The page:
Phillips Disaster

After an explosion and fire on October 23, 1989, OSHA initiated an investigation to determine the cause of the accident that killed 23 workers and injured over 130 others at the Phillips 66 Company's petrochemical plant, located at Pasadena, Texas.

At the conclusion of the investigation (April 19, 1990), OSHA issued 566 willful and 9 serious violations with a combined total proposed penalty of $5,666,200 to Phillips 66 Company and 181 willful and 12 serious violations with a combined total proposed penalty of $729,600 to Fish Engineering and Construction, Inc., a maintenance contractor on the site. Both employers filed a timely "Notice of Contest" before the Occupational Safety and Health Review Commission in order to present their positions as to why alleged citations and/or proposed penalty(s) should not have been issued/assessed. The hearing is still pending at this time.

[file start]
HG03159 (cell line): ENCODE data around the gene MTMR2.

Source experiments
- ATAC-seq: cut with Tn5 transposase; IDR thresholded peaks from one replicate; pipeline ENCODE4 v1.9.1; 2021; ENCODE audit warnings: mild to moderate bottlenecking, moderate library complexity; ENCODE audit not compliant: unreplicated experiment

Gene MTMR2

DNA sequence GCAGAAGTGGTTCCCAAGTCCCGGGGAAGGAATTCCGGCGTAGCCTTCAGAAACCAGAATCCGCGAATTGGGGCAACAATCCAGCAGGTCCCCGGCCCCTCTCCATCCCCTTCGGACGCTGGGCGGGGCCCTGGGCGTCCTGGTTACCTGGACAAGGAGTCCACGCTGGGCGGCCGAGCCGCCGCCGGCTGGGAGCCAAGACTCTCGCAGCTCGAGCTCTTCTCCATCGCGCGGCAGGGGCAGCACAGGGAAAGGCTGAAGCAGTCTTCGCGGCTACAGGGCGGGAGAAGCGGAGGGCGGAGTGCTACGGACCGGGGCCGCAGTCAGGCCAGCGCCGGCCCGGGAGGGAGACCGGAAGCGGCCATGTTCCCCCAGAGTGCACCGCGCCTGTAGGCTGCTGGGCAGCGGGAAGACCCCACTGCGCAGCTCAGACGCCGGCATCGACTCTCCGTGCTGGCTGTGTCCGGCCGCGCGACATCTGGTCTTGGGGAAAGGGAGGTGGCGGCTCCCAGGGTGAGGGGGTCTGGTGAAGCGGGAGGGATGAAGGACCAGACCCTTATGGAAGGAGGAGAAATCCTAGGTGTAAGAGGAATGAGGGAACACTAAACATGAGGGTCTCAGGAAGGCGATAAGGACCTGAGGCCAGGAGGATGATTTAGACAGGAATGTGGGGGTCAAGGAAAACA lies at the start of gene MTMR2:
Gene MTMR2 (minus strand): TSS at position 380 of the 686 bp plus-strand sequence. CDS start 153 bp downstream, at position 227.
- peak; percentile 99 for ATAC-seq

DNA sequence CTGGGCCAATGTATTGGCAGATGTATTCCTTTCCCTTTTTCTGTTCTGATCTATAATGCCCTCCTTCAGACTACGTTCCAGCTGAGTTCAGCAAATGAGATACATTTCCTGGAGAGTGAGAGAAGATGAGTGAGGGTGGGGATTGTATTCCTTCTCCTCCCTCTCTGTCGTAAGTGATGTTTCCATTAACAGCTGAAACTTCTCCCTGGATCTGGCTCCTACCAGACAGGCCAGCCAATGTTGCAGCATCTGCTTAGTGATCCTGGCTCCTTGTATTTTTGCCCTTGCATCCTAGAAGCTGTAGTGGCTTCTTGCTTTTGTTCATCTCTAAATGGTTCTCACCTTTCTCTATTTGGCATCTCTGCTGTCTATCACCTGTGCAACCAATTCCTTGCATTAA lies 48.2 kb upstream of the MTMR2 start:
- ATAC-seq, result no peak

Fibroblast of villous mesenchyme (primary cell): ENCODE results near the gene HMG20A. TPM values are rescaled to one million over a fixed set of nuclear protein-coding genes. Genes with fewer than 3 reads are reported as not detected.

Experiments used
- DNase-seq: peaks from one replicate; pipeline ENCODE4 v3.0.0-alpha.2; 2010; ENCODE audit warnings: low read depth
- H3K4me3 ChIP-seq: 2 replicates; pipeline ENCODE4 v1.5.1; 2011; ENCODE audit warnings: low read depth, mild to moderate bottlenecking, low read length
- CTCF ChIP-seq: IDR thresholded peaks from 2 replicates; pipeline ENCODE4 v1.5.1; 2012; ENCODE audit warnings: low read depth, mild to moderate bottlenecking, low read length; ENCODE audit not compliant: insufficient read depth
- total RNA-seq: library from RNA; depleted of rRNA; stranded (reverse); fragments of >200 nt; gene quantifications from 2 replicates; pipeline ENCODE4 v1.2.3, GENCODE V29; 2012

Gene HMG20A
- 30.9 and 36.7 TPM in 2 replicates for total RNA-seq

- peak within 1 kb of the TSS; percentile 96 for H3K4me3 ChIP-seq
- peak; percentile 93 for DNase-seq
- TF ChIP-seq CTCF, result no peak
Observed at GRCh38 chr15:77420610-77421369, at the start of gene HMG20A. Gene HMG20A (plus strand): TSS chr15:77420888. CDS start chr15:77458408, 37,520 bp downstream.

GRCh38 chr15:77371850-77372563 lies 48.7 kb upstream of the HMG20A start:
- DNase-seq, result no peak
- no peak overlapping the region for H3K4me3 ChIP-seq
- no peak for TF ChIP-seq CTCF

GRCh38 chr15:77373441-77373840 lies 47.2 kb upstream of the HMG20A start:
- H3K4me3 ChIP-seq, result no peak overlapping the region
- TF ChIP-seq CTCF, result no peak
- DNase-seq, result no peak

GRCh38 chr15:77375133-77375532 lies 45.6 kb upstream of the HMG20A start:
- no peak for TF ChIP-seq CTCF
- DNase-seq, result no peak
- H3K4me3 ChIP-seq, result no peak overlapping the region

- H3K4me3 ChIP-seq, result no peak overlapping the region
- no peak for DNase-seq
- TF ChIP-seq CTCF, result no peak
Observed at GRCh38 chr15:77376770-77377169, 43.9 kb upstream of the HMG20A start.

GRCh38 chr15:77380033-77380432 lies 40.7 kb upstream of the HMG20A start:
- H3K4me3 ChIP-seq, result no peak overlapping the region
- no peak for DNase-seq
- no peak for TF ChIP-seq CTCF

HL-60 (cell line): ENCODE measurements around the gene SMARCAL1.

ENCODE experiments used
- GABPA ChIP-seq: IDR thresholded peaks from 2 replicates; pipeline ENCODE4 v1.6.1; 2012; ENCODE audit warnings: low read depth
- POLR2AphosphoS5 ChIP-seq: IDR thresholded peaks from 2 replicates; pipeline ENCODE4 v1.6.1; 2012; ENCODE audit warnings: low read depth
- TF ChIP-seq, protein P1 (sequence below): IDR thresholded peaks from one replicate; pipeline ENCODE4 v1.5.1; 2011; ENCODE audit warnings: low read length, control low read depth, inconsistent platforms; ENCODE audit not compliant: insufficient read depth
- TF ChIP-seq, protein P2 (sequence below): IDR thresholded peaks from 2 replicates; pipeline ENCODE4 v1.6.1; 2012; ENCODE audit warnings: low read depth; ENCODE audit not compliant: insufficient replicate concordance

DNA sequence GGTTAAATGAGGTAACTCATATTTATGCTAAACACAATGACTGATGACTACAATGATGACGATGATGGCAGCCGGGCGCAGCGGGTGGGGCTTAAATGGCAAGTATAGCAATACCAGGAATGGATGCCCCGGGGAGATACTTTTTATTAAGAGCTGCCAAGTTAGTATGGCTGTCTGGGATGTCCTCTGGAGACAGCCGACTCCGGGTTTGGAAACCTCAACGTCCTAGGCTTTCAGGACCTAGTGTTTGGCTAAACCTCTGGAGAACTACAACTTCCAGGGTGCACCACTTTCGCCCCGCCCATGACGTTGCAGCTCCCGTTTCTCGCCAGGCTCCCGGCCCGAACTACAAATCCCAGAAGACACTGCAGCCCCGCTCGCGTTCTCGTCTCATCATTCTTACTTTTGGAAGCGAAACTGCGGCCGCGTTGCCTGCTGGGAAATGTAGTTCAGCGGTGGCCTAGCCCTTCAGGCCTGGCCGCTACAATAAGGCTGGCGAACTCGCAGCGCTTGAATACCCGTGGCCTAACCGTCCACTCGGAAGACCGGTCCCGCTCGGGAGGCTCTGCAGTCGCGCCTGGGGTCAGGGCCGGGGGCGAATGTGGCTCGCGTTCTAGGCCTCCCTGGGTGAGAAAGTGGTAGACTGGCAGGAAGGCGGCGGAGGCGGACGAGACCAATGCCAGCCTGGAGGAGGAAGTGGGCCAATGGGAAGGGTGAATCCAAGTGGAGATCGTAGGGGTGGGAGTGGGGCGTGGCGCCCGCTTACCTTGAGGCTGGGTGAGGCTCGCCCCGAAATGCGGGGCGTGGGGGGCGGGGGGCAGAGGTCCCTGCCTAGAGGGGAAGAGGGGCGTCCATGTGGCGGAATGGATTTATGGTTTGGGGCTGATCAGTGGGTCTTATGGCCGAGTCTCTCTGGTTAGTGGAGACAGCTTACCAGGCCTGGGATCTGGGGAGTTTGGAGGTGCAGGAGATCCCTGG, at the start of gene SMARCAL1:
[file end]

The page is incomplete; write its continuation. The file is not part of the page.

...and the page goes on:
The incident started at approximately 1:00 PM local time on October 23, 1989, at 1400 Jefferson Road, Pasadena, Texas 77506. A massive and devastating explosion and fire ripped through the Phillips 66 Company's Houston Chemical Complex (HCC), killing 23 persons—all working at the facility—and injuring 314 others (185 Phillips 66 employees and 129 contract employees). In addition to the loss of life and injuries, the explosion affected all facilities within the complex, causing $715.5 million worth of damage plus an additional business disruption loss estimated at $700 million. The two polyethylene production plants nearest the source of the blast were destroyed, and in the HCC administration building nearly 0.5 mile away, windows were shattered and bricks ripped out. The initial explosion was equivalent to an earthquake registering 3.5 on the Richter Scale and threw debris as far away as six miles.

The accident resulted from a release of extremely flammable process gases that occurred during regular maintenance operations on one of the plant's polyethylene reactors. More than 85,000 pounds of highly flammable gases were released through an open valve. A vapor cloud formed and traveled rapidly through the polyethylene plant. Within 90 to 120 seconds, the vapor cloud came into contact with an ignition source and exploded with the force of 2.4 tons of TNT.